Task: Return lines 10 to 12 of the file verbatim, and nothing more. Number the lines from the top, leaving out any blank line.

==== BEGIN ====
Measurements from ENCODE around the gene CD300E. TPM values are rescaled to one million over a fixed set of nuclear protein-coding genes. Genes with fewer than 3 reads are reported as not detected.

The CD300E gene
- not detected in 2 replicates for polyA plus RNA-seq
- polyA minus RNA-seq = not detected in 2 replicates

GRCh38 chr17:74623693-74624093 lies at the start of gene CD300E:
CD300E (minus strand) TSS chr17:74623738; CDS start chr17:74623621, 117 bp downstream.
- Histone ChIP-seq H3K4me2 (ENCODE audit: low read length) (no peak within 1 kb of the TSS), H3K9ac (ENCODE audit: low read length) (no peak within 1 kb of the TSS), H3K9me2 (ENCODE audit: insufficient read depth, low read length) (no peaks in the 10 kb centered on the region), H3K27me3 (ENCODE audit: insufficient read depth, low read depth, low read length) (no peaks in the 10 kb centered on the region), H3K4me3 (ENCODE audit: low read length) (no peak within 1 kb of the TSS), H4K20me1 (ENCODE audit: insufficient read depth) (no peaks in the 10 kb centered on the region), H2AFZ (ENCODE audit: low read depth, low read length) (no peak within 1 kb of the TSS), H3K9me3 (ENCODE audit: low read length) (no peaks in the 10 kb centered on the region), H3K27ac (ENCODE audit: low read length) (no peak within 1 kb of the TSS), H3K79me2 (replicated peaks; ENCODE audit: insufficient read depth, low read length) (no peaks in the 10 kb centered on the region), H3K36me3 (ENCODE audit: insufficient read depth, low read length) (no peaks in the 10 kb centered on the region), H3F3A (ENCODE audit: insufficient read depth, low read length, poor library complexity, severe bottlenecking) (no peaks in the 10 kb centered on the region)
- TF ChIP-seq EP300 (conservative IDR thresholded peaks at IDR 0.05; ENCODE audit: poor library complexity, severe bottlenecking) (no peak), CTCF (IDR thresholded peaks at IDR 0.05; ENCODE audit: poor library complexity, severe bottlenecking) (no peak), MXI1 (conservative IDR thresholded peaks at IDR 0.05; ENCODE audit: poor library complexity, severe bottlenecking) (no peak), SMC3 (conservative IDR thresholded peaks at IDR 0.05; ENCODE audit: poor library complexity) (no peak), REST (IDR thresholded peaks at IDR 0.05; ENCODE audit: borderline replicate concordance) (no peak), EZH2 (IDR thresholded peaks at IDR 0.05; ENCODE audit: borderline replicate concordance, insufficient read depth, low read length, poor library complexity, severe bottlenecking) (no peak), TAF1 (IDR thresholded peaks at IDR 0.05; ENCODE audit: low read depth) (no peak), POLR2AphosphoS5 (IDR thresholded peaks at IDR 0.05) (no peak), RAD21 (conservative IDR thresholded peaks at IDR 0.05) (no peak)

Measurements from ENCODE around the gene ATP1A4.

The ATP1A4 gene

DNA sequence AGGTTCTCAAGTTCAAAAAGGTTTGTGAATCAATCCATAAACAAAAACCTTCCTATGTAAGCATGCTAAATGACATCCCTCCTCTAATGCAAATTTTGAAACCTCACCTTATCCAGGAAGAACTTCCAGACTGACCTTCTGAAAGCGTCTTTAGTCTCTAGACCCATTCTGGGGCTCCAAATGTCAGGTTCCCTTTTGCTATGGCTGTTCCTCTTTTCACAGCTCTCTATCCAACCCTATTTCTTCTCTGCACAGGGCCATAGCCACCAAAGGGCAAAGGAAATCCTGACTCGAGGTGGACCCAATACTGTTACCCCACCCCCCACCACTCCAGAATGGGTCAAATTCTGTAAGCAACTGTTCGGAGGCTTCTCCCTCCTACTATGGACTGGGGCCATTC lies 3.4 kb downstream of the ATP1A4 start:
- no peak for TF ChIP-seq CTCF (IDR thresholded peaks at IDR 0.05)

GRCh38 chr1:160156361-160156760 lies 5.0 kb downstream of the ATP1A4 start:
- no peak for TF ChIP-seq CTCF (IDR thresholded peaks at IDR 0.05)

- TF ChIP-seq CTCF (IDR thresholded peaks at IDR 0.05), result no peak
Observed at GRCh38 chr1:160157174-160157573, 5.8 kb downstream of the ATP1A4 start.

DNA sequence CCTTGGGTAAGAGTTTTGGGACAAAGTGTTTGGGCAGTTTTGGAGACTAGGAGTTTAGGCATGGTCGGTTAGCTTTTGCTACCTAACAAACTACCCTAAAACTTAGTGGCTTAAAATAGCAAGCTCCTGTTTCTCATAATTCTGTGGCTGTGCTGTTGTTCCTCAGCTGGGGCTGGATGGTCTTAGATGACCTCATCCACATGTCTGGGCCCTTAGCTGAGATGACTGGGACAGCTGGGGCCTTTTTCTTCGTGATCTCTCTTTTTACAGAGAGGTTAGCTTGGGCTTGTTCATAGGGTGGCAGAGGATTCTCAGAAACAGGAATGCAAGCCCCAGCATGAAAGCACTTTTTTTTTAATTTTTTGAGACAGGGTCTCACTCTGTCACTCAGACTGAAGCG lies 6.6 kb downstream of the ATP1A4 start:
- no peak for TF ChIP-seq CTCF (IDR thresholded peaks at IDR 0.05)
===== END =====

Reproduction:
The ATP1A4 gene

DNA sequence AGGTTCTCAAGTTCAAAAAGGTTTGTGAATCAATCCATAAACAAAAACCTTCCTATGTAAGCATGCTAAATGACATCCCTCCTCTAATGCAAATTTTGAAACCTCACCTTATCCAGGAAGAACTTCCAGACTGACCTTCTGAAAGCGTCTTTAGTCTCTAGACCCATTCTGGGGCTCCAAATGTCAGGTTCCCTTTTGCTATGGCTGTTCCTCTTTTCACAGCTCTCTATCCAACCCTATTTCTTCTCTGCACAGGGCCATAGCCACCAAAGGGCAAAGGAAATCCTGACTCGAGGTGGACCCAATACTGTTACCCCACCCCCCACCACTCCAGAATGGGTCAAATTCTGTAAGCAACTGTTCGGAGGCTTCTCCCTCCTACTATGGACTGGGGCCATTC lies 3.4 kb downstream of the ATP1A4 start:
- no peak for TF ChIP-seq CTCF (IDR thresholded peaks at IDR 0.05)